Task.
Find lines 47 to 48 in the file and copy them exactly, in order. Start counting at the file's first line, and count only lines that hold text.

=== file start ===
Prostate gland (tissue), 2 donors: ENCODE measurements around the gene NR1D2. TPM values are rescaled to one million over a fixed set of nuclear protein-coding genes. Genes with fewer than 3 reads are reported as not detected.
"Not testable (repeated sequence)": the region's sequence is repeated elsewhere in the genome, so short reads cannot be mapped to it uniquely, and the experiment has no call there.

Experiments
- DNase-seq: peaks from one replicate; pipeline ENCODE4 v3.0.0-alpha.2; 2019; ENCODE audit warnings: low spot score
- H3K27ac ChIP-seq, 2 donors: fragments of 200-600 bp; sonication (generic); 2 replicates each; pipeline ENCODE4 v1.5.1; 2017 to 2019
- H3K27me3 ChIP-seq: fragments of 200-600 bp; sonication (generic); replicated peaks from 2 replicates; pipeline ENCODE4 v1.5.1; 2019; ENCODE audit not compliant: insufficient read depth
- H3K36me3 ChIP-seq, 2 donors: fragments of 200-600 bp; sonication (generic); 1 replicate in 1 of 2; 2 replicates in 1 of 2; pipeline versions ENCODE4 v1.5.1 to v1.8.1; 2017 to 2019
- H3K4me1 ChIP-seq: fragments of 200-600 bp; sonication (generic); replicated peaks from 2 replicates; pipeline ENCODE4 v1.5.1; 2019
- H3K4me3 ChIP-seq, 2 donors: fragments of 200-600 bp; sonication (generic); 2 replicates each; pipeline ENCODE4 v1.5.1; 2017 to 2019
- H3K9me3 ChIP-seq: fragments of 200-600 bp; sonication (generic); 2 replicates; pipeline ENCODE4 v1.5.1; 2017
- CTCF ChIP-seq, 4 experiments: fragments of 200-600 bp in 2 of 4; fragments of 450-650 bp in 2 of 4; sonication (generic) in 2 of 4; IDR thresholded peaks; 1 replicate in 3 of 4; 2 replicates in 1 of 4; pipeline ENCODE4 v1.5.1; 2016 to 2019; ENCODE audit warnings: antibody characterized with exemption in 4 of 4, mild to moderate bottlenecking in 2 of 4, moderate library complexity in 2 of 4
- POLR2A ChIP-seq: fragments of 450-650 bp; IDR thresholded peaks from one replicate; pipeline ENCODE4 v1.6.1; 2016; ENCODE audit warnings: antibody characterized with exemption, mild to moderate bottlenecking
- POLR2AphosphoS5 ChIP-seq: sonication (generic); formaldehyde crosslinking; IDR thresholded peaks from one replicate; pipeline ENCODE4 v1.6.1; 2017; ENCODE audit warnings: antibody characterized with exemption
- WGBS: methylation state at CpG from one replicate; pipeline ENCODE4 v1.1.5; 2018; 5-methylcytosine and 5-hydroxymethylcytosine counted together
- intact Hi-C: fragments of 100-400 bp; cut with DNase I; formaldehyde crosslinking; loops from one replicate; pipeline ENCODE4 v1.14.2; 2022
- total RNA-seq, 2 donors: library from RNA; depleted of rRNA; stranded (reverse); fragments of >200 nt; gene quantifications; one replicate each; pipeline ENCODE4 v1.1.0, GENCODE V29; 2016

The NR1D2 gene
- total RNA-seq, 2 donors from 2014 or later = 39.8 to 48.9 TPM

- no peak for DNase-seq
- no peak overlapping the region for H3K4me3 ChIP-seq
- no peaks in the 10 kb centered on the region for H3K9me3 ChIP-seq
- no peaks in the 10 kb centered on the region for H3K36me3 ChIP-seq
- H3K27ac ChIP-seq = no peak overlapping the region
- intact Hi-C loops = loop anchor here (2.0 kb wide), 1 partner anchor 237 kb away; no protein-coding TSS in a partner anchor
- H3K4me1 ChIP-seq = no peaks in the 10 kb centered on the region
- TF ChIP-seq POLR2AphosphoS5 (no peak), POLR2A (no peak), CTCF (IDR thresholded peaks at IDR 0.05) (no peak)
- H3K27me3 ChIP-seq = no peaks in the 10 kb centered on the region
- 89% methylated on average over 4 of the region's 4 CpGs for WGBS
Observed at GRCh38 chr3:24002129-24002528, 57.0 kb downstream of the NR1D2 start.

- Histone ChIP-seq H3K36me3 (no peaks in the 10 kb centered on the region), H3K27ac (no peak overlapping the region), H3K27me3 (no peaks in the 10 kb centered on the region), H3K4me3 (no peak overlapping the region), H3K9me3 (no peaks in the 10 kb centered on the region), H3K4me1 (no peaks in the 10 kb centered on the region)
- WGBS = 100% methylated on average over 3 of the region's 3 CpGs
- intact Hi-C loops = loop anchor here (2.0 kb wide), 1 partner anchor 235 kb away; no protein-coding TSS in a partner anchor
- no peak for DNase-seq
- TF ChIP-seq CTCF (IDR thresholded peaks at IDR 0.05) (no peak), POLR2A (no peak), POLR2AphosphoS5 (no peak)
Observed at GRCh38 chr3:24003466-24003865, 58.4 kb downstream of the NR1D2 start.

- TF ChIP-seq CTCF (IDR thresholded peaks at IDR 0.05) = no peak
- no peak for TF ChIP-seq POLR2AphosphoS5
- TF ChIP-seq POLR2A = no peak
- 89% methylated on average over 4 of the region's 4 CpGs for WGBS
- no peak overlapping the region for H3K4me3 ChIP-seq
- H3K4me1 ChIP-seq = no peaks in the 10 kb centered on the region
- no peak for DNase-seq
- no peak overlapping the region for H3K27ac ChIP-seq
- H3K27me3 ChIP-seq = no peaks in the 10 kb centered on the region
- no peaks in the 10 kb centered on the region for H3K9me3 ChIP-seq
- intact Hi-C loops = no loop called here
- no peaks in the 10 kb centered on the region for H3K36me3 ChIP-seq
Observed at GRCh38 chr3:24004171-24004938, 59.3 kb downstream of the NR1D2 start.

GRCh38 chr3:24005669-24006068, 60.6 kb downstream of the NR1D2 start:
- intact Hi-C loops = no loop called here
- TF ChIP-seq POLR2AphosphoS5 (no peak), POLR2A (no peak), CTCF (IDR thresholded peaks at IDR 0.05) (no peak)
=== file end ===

- no peaks in the 10 kb centered on the region for H3K36me3 ChIP-seq
Observed at GRCh38 chr3:24004171-24004938, 59.3 kb downstream of the NR1D2 start.